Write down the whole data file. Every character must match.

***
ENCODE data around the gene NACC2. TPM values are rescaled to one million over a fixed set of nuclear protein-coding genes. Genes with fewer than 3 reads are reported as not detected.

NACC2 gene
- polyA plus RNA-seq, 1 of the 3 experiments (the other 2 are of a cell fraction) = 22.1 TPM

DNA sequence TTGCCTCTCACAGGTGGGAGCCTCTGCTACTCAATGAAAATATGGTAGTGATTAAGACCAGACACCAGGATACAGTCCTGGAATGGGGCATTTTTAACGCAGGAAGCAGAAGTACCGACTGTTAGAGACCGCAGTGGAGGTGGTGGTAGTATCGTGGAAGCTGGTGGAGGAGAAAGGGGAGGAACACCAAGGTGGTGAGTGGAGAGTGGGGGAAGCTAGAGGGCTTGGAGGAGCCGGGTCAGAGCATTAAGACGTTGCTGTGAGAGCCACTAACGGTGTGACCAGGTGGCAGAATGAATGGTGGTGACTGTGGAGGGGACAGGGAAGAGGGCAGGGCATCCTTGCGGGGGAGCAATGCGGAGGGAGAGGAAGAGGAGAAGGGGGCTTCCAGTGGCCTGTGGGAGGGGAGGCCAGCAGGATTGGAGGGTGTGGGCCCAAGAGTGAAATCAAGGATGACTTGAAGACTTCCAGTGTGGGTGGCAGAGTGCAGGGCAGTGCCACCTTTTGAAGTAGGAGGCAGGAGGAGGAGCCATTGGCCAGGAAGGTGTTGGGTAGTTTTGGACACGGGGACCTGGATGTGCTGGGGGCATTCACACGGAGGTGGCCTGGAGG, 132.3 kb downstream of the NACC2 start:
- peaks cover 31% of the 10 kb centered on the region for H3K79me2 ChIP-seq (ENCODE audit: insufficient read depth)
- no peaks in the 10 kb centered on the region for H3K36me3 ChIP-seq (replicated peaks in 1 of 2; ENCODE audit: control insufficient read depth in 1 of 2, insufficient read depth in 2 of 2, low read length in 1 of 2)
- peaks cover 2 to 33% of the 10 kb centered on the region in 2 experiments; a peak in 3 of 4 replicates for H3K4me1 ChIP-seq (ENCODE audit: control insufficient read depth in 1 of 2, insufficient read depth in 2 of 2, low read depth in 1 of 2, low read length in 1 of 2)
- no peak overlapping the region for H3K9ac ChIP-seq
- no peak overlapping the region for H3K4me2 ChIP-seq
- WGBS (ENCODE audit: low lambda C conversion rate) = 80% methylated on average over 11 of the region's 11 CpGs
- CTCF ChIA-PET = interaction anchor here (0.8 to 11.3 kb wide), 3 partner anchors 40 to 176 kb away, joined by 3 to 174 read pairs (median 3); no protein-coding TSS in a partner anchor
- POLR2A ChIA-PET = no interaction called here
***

ENCODE data around the gene NACC2. TPM values are rescaled to one million over a fixed set of nuclear protein-coding genes. Genes with fewer than 3 reads are reported as not detected.

NACC2 gene
- polyA plus RNA-seq, 1 of the 3 experiments (the other 2 are of a cell fraction) = 22.1 TPM

DNA sequence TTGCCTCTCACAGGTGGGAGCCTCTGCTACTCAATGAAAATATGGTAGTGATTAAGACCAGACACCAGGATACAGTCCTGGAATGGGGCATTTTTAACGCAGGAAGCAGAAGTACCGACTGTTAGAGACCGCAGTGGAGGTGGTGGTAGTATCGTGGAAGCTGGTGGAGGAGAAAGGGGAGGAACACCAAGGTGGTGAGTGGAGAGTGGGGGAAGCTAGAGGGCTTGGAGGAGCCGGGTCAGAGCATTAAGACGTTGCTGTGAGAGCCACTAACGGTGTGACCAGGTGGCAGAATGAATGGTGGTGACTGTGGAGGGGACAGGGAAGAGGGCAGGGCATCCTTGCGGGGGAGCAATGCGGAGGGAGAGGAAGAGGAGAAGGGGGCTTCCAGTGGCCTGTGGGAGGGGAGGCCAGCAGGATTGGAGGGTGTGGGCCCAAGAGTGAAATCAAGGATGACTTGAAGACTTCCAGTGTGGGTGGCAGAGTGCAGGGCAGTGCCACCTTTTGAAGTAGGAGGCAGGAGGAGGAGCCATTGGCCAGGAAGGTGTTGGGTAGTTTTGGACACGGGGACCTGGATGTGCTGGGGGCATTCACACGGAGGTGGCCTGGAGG, 132.3 kb downstream of the NACC2 start:
- peaks cover 31% of the 10 kb centered on the region for H3K79me2 ChIP-seq (ENCODE audit: insufficient read depth)
- no peaks in the 10 kb centered on the region for H3K36me3 ChIP-seq (replicated peaks in 1 of 2; ENCODE audit: control insufficient read depth in 1 of 2, insufficient read depth in 2 of 2, low read length in 1 of 2)
- peaks cover 2 to 33% of the 10 kb centered on the region in 2 experiments; a peak in 3 of 4 replicates for H3K4me1 ChIP-seq (ENCODE audit: control insufficient read depth in 1 of 2, insufficient read depth in 2 of 2, low read depth in 1 of 2, low read length in 1 of 2)
- no peak overlapping the region for H3K9ac ChIP-seq
- no peak overlapping the region for H3K4me2 ChIP-seq
- WGBS (ENCODE audit: low lambda C conversion rate) = 80% methylated on average over 11 of the region's 11 CpGs
- CTCF ChIA-PET = interaction anchor here (0.8 to 11.3 kb wide), 3 partner anchors 40 to 176 kb away, joined by 3 to 174 read pairs (median 3); no protein-coding TSS in a partner anchor
- POLR2A ChIA-PET = no interaction called here